It was a storybook start to the season for the Keene State men’s basketball team.
The Owls started 4-0, utilizing a newfound level of efficiency from sophomore Jeff Hunter. Freshmen Mason Jean Baptiste and Nate Siow, both coming from winning high school programs, seemingly didn’t miss a beat.
And, all of a sudden, Keene State found itself in the Little East Conference championship.
Then it all came crashing down in a 108-68 loss to UMass-Dartmouth.
But, now, a week removed from the title game loss, head coach Ryan Cain said it’s not worth dwelling over.
“I think whether we had won or lost that championship game … given our circumstance, our age, it’s all going to be how we respond to that,” Cain said Tuesday. “I think, obviously, winning it would’ve provided a foundation for the future that may be different than losing in that game. One way or another, you’re going to have to use that outcome and build on that outcome.”
Despite the disappointing end to the season, Cain said there were many positives to take away from the COVID-adjusted year. The Owls return four starters next year, three of the team’s leading scorers, now with an added year of experience.
“I think this has been a strange year for all of us,” Cain said, adding that the team feels fortunate that they even had the chance to play. “It is an opportunity for us to take advantage of being able to practice and compete when maybe some other teams don’t have that opportunity.
“In terms of building a foundation for what we want to do on the offensive and defensive end of the floor, I thought we more than accomplished what we intended to do there,” Cain continued. “What it really comes down to now is player development. I think we have some really good pieces that now have an understanding of what we’re trying to do on offense and defense.”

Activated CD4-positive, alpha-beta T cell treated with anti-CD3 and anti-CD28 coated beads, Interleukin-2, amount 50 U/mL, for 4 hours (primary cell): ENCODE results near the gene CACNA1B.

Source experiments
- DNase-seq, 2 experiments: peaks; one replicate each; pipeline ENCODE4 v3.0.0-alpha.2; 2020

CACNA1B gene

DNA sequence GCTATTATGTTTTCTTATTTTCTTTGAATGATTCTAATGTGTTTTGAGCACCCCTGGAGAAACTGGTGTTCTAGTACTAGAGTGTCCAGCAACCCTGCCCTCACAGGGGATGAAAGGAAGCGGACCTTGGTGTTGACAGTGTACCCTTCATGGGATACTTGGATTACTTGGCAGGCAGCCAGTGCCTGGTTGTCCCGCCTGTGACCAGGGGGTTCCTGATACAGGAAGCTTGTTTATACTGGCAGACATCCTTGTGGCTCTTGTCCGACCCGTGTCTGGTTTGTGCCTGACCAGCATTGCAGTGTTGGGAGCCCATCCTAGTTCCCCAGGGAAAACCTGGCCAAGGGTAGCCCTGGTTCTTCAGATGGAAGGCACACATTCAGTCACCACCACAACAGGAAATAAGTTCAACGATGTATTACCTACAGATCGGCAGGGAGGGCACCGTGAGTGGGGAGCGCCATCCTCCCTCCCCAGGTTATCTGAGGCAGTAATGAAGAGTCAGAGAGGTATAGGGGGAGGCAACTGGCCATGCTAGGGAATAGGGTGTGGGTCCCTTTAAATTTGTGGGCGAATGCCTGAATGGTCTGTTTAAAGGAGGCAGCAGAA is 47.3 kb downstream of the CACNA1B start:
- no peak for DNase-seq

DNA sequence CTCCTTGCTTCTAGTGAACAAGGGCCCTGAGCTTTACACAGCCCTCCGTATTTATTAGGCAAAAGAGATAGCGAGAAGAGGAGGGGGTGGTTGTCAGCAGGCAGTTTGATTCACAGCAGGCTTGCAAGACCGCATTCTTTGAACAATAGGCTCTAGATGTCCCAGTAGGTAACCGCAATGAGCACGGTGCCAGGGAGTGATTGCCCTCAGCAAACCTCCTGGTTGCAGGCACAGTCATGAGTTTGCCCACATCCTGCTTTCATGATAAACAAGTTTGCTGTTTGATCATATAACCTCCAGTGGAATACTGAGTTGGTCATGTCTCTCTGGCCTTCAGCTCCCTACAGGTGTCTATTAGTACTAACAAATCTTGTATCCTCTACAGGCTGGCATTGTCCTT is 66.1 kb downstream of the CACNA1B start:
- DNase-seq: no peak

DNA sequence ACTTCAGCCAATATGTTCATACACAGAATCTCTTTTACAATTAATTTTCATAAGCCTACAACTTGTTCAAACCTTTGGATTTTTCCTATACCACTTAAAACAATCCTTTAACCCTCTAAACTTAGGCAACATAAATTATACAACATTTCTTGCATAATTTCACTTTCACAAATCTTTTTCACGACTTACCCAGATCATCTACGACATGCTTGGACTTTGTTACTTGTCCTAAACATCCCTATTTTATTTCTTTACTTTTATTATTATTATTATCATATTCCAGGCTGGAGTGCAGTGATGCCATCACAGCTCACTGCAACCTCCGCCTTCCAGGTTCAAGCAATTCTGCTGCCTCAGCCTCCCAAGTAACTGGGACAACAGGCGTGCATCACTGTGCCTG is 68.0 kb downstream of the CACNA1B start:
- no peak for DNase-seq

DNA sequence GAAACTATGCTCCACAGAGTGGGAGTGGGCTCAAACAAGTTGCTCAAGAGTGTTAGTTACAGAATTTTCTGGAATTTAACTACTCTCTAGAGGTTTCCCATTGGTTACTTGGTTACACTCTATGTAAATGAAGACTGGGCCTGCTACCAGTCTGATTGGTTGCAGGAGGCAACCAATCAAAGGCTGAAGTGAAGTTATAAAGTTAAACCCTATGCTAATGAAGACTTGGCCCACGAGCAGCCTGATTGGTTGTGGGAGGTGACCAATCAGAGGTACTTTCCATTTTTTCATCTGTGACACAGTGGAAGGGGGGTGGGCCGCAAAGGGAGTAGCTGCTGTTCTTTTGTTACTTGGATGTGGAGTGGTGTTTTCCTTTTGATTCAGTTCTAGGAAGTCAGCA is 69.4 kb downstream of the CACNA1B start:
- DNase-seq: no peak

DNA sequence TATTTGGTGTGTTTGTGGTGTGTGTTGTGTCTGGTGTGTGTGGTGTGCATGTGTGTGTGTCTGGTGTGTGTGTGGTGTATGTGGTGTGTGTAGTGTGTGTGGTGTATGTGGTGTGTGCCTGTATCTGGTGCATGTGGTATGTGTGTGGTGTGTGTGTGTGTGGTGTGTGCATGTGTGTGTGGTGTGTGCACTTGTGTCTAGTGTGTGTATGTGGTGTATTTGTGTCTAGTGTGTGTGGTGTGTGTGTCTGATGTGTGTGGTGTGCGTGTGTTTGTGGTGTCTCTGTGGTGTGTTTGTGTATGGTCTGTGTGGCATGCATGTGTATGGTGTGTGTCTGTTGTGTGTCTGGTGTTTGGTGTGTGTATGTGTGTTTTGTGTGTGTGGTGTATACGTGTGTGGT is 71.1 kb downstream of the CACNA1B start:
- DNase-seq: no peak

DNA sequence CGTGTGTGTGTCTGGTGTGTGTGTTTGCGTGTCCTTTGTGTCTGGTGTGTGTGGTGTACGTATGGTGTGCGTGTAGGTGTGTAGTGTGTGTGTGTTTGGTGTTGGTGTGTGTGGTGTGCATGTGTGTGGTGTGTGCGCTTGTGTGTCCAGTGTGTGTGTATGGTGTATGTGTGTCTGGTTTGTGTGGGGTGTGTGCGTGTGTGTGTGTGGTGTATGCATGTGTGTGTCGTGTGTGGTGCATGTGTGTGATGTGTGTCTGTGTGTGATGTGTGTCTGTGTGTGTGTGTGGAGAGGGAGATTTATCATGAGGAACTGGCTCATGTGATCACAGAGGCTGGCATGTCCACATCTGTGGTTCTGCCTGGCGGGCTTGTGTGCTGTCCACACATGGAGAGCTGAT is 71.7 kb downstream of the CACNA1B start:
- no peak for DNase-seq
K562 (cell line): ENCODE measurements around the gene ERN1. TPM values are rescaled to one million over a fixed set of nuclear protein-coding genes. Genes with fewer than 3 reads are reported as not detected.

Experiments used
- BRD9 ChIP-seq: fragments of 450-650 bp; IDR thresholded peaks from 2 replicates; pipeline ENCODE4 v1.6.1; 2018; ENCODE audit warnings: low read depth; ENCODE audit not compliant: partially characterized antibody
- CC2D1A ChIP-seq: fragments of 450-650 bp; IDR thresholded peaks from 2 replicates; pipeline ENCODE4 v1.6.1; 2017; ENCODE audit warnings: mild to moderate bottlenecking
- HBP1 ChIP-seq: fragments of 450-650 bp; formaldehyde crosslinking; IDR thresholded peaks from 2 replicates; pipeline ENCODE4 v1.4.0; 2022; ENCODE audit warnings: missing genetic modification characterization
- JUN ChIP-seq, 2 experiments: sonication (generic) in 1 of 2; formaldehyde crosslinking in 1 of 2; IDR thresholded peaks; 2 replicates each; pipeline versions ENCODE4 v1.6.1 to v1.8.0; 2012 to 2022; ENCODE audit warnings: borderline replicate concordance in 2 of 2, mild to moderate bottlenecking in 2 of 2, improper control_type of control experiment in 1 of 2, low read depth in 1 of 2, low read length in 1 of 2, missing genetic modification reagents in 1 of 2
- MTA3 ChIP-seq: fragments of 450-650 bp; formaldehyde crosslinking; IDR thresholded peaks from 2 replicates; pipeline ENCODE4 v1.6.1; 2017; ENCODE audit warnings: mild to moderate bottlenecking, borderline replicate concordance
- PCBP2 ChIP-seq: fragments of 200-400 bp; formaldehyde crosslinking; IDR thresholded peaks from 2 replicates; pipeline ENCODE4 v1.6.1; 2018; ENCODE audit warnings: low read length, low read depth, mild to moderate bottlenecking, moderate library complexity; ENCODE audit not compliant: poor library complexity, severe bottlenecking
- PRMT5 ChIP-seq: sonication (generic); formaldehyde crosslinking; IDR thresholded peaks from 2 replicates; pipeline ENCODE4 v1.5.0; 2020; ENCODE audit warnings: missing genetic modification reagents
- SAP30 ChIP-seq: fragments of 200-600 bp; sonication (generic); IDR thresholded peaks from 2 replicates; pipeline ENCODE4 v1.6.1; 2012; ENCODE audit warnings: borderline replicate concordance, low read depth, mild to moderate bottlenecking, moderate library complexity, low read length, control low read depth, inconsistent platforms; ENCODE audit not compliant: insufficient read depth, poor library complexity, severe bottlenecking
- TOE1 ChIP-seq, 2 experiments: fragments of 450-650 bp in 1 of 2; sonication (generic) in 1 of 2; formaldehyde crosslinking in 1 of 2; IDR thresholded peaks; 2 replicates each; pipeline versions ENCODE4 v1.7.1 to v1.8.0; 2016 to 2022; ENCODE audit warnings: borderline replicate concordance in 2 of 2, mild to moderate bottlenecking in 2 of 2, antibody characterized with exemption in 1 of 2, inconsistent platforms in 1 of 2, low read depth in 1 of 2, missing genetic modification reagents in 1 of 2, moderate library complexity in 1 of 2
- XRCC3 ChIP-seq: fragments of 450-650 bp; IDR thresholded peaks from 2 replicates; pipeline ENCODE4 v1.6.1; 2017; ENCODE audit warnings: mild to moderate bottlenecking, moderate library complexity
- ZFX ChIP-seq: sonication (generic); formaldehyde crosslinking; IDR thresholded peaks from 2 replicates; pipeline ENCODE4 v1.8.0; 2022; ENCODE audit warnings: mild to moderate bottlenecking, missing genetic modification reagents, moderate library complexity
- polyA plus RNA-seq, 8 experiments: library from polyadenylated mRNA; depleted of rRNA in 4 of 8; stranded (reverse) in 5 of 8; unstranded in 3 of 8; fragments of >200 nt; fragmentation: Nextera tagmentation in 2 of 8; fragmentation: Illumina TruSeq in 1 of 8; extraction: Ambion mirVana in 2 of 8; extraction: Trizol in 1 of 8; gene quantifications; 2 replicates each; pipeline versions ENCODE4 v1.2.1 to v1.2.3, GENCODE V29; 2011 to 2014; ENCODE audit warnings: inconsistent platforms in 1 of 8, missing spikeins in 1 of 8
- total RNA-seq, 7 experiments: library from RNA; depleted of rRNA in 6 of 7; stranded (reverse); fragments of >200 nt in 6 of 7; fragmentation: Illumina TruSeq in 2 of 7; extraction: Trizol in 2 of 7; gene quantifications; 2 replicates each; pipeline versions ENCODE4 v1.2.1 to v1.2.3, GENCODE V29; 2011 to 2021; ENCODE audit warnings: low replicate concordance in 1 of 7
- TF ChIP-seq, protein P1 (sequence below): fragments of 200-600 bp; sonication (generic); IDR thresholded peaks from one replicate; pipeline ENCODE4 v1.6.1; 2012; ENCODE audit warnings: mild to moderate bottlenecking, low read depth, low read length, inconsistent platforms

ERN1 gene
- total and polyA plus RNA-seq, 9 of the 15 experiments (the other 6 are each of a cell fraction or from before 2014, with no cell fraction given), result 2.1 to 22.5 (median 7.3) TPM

If the team plays its cards right, Cain said he thinks the championship game appearance could be used as motivation for the team next year. But he doesn’t want a conference championship to be the team’s end goal.
“Playing in a championship game, there’s a lot to learn from,” Cain said. “But if you feel satisfied once you’ve gotten past the point that you’ve been at before … then you almost feel like you’ve accomplished something.”
And Cain doesn’t want to feel satisfied with a conference title when also chasing a national championship.
It’s a problem that has plagued Keene State in the past, Cain said.
In the 2014-15 season, a year before Cain started as head coach, the Owls won the LEC championship, but lost in the first round of the NCAA tournament to John’s Hopkins.
The following year, the team made it to the Sweet 16 before falling to Christopher Newport University.
“The team wanted to get over that hump in the NCAA tournament after losing pretty big,” Cain said about that 2015-16 season.
In 2017, the Owls got past the Sweet 16, but fell in the Elite 8 to Babson College.
Cain said he felt that the team subconsciously took its foot off the gas after it got past the obstacle of the year before, whether it be the NCAA first round, Sweet 16 or Elite 8.
It’s something Cain wants this crew to avoid next year.
“What we’d like to do with this is use that opportunity to play in the [conference] championship game to set the bar as a program, and not necessarily set the bar when it comes to achieving a goal,” Cain said.
Now the focus shifts to continuing to develop the Owls’ young core, Cain said, to make sure the progam continues to take steps forward next year and beyond.